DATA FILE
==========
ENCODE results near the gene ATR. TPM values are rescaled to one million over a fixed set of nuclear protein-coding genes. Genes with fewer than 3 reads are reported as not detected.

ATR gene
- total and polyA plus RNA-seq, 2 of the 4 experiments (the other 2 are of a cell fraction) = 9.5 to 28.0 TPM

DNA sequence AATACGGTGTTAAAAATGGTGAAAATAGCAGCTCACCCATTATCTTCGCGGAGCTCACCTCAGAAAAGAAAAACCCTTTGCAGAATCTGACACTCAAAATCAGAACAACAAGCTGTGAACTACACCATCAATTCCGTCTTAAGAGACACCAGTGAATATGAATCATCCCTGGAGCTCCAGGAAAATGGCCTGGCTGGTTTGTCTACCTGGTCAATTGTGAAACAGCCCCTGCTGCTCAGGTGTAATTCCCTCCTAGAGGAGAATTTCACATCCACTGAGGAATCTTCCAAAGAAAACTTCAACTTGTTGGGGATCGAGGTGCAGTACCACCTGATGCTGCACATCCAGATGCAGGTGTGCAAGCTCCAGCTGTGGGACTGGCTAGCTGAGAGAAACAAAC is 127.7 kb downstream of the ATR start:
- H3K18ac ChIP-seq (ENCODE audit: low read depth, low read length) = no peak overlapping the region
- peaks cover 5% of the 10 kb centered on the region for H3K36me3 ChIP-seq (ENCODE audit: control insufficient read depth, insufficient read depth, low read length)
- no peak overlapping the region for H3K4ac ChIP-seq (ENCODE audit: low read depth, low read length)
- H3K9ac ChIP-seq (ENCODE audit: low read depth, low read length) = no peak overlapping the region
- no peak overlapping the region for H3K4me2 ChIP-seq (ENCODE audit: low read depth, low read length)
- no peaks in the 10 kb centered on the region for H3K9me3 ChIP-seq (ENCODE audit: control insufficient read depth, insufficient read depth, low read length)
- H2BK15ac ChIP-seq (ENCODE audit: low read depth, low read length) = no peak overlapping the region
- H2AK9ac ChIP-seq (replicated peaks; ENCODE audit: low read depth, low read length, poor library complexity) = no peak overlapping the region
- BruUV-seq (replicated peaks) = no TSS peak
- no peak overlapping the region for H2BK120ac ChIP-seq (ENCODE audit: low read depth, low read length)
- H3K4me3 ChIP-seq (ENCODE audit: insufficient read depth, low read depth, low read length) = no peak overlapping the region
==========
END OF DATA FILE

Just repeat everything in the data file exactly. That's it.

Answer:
ENCODE results near the gene ATR. TPM values are rescaled to one million over a fixed set of nuclear protein-coding genes. Genes with fewer than 3 reads are reported as not detected.

ATR gene
- total and polyA plus RNA-seq, 2 of the 4 experiments (the other 2 are of a cell fraction) = 9.5 to 28.0 TPM

DNA sequence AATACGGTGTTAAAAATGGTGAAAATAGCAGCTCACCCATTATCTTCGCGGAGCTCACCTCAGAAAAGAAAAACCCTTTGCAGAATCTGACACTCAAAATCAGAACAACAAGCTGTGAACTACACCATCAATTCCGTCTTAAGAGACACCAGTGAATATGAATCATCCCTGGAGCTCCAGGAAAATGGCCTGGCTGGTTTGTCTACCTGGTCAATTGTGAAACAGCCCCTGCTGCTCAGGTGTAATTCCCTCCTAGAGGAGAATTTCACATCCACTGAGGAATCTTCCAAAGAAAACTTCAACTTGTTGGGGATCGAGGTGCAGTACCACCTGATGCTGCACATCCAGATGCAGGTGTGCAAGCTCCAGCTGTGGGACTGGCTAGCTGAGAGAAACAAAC is 127.7 kb downstream of the ATR start:
- H3K18ac ChIP-seq (ENCODE audit: low read depth, low read length) = no peak overlapping the region
- peaks cover 5% of the 10 kb centered on the region for H3K36me3 ChIP-seq (ENCODE audit: control insufficient read depth, insufficient read depth, low read length)
- no peak overlapping the region for H3K4ac ChIP-seq (ENCODE audit: low read depth, low read length)
- H3K9ac ChIP-seq (ENCODE audit: low read depth, low read length) = no peak overlapping the region
- no peak overlapping the region for H3K4me2 ChIP-seq (ENCODE audit: low read depth, low read length)
- no peaks in the 10 kb centered on the region for H3K9me3 ChIP-seq (ENCODE audit: control insufficient read depth, insufficient read depth, low read length)
- H2BK15ac ChIP-seq (ENCODE audit: low read depth, low read length) = no peak overlapping the region
- H2AK9ac ChIP-seq (replicated peaks; ENCODE audit: low read depth, low read length, poor library complexity) = no peak overlapping the region
- BruUV-seq (replicated peaks) = no TSS peak
- no peak overlapping the region for H2BK120ac ChIP-seq (ENCODE audit: low read depth, low read length)
- H3K4me3 ChIP-seq (ENCODE audit: insufficient read depth, low read depth, low read length) = no peak overlapping the region